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Still hear wedding bells? Maybe it's your genes

LONDON (Reuters) - Weddings and other big events are the stuff of memories. Now researchers have found a genetic change that makes some people remember them better than others.

The findings, published on Sunday in the journal Nature Neuroscience, could help in the treatment of a number of psychiatric conditions, including post-trauma disorders, the researchers said.

Scientists have long recognized a link between memory and strong emotional events and the important evolutionary role it plays in remembering dangerous or favorable situations, said Andreas Papassotiropoulos, a researcher who worked on the study.

But the mechanism that triggers or regulates these responses was unclear, Papassotiropoulos, a psychiatrist at the University of Basel, said.

“This is the first proof of principle that we are able to identify genes and variants for emotional memory in humans,” he said in a telephone interview.

Researchers around the world have been scouring the human genome to find genetic links to various diseases and conditions in the hope of developing new ways to prevent or treat them.

Papassotiropoulos, along with his colleague Dominique de Quervain at the University of Zurich, said a readily available database of human genes allowed them to zero in on a gene they believed was related to emotional memories.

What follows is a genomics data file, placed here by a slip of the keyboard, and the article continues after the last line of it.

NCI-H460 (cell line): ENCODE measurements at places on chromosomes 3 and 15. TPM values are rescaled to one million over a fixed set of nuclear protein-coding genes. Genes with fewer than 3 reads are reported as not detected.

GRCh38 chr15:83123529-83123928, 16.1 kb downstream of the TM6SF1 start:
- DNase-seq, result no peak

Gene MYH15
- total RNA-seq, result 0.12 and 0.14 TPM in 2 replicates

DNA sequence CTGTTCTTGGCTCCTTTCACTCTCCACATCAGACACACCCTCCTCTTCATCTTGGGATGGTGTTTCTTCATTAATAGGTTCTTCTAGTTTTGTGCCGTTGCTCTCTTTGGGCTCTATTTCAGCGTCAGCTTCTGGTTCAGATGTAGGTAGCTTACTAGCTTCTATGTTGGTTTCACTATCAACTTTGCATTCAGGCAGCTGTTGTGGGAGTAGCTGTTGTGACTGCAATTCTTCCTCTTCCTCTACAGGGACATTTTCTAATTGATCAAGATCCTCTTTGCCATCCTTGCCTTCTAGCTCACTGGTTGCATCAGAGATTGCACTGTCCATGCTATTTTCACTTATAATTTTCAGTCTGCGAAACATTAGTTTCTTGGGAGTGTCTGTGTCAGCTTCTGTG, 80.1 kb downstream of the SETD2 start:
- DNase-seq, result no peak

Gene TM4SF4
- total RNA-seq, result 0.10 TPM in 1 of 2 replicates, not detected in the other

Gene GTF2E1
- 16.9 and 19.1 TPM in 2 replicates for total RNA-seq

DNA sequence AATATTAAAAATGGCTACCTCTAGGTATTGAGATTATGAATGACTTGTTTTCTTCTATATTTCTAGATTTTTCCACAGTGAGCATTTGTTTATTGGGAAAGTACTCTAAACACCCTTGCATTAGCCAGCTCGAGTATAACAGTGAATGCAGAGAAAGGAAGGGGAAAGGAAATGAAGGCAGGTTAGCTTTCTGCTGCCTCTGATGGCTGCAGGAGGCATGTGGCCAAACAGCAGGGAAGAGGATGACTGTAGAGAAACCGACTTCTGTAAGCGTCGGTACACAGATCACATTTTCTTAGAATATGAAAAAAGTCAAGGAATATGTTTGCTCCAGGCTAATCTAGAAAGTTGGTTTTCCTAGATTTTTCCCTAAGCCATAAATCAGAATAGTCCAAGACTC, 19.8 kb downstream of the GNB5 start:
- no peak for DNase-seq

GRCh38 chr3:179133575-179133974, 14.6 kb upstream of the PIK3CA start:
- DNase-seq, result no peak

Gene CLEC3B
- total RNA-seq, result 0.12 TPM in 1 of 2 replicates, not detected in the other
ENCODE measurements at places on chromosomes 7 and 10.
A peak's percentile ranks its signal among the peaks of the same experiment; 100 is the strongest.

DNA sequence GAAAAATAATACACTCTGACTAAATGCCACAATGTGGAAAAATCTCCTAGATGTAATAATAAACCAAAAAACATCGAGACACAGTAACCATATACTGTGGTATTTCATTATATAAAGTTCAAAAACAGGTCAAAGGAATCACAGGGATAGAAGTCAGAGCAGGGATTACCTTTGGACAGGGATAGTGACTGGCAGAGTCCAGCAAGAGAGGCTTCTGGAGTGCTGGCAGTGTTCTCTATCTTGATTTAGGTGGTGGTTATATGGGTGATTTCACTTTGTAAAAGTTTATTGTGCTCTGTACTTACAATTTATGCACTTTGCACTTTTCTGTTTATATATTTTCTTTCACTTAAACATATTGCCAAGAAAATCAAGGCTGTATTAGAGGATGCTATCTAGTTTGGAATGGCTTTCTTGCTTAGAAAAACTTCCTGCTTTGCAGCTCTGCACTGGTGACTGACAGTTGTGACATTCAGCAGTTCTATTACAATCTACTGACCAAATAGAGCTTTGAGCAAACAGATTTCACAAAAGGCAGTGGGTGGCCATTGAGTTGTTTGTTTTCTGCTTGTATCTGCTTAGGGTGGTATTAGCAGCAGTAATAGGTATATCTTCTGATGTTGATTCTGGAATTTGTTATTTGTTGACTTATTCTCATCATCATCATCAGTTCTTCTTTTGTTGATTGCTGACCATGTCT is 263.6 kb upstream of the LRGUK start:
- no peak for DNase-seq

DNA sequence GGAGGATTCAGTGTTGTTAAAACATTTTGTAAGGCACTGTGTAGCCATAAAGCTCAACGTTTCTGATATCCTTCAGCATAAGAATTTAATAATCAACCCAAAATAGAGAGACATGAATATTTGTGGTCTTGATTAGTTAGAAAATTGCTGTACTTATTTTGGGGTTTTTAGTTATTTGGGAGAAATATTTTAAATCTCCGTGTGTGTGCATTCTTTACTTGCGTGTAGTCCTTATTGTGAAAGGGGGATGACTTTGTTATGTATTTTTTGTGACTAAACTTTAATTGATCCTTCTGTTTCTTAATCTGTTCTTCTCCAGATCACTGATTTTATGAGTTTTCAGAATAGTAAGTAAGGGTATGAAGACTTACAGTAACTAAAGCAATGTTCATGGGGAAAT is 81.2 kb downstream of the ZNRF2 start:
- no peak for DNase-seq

In their study, the researchers collected DNA from 435 Swiss students and showed them a series of pictures such as a baby laughing, a car accident or a table. Then they asked them to remember what they had seen.

Most people remembered the emotional pictures better than the neutral ones, but there was a wide range in how well some people recalled the highly charged images, Papassotiropoulos, said.

“There was a huge spectrum of this memory performance,” he said. “The result was people with the deleted gene remembered emotional pictures better than people without the deletion.”

The team also wanted to see what would happen to people carrying this genetic change who had very strong negative emotional memories.

To do this, they interviewed a group of refugees from Rwanda’s bloody civil war and found that survivors with the genetic change suffered more severe cases of post-traumatic stress syndrome, Papassotiropoulos said.

This showed that the same genetic mutation that helps people remember how to avoid a dangerous situation or recall a happy experience could also worsen bad memories, the researchers said.

“The deletion variant was not related to whether they had the disease or not but it was related to the amount of traumatic memories,” he said.

The next step, Papassotiropoulos said, is to search through the whole human genome to find genes related to memory researchers did not know about before.

The findings also offer hope that one day scientists can develop drugs targeting a range of psychiatric conditions such as depression and anxiety where memory plays a key role, he said.

“This will open the avenue for new pharmacology treatments,” he said. “We hope we will identify some of the genes related to these conditions.”